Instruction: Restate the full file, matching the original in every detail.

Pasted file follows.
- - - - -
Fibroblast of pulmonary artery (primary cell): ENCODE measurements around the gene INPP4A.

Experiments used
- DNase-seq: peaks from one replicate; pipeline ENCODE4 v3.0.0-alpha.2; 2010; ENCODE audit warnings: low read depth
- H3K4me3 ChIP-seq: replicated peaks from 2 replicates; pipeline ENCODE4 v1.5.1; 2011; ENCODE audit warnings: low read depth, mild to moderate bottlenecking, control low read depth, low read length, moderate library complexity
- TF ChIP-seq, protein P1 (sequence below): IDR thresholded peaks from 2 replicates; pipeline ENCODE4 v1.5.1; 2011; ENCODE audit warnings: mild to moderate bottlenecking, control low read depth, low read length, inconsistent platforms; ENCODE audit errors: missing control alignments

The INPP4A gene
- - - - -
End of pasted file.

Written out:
Fibroblast of pulmonary artery (primary cell): ENCODE measurements around the gene INPP4A.

Experiments used
- DNase-seq: peaks from one replicate; pipeline ENCODE4 v3.0.0-alpha.2; 2010; ENCODE audit warnings: low read depth
- H3K4me3 ChIP-seq: replicated peaks from 2 replicates; pipeline ENCODE4 v1.5.1; 2011; ENCODE audit warnings: low read depth, mild to moderate bottlenecking, control low read depth, low read length, moderate library complexity
- TF ChIP-seq, protein P1 (sequence below): IDR thresholded peaks from 2 replicates; pipeline ENCODE4 v1.5.1; 2011; ENCODE audit warnings: mild to moderate bottlenecking, control low read depth, low read length, inconsistent platforms; ENCODE audit errors: missing control alignments

The INPP4A gene